Title: Freedom’s Star
Author: Rebecca Martin
Series: Rebecca Martin Heritage series, book 5
Major Themes: Canada, Mennonites, Slavery, Underground Railroad
Synopsis: Two families want to go to Canada to live—a Mennonite family in Pennsylvania, and a slave family in Virginia.
For about 10 months now, we have been reading our way through a series of books Rebecca Martin wrote, following the journey of one family from the earliest Anabaptist times in Switzerland, to settling in Canada in the early 1800s. We enjoyed all the books to a certain extent, although we have wondered about the historical accuracy of many details. It is good to read stories from a nonresistant Christian perspective, rather than the secular books we mostly read.
Freedom’s Star tells the story of the beginnings of the Underground Railroad. Betsy and her family lived in Buckingham County, Pennsylvania. When a Quaker man approached them about hiding escaping slaves in their large house, they agreed to help. At the same time, Betsy’s father and married brothers were discussing moving to Upper Canada (now Ontario), where there was cheap land.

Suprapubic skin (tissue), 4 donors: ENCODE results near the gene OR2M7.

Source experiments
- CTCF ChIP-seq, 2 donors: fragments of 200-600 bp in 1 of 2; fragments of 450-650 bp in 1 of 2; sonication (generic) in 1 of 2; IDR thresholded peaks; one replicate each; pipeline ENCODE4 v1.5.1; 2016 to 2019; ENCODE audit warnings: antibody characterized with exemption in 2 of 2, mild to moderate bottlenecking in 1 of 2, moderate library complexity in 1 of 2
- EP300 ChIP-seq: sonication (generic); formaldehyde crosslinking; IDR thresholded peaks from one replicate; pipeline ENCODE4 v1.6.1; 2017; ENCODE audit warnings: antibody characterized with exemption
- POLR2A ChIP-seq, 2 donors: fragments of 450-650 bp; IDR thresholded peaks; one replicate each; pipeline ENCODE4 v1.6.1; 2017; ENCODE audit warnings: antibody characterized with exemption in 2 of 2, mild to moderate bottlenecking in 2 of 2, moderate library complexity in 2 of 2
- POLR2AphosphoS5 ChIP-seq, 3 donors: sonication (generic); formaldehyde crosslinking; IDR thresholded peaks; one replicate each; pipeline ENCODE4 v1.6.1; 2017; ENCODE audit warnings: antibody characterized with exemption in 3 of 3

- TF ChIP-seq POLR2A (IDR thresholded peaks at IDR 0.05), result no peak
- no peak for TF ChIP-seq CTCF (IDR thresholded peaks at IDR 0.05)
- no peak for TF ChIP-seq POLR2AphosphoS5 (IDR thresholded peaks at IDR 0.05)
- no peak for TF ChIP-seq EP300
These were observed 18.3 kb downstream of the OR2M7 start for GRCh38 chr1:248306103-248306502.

Jack and Rhoda and their family were slaves in Virginia. Jack was frequently whipped on the slightest pretext, and then his older sister overheard plans to sell him down south. The family immediately ran away. After finding help from friendly people, they were helped on their way north, and one of their stopping places was Betsy’s home.
As a story of the Underground Railroad, this is quite interesting. We wondered, however, how many slaves actually went all the way to Canada in 1816, when the story is set. Judging from other stories I’ve read, and the history I’ve studied, most slaves settled in the northern states before the Fugitive Slave Law of 1850. Also, this story has an escaped slave couple kidnapped from Canada and taken back to the Southern states—I had never heard of that happening. Also, in this story, crude stars were made from leg irons and taken by the slaves as signs to show the people who were helping them along their way. I never heard of that before. It makes a good story, though!
WARNING: As mentioned in last paragraph.
Listening Level—Ages 5 – 8, 8 – 12, Family Friendly
Reading Independently—Ages 8 – 12